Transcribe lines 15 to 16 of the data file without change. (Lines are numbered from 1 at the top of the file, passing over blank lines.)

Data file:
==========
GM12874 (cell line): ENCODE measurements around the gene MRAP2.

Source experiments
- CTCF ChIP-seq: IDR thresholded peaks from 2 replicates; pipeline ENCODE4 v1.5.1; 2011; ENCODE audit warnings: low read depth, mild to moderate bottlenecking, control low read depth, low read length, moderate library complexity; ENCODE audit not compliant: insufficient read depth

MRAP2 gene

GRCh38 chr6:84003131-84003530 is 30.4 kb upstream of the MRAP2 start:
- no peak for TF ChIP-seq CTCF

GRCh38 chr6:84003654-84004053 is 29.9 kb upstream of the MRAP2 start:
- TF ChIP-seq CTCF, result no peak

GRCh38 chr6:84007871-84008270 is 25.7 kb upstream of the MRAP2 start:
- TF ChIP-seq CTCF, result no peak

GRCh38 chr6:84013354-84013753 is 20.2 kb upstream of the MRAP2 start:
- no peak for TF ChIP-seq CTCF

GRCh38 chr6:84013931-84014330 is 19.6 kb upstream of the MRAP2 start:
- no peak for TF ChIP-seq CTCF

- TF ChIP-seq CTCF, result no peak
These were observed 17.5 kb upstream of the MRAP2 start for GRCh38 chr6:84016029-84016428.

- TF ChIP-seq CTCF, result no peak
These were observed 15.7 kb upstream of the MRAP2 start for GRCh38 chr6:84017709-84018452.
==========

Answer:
- TF ChIP-seq CTCF, result no peak
These were observed 17.5 kb upstream of the MRAP2 start for GRCh38 chr6:84016029-84016428.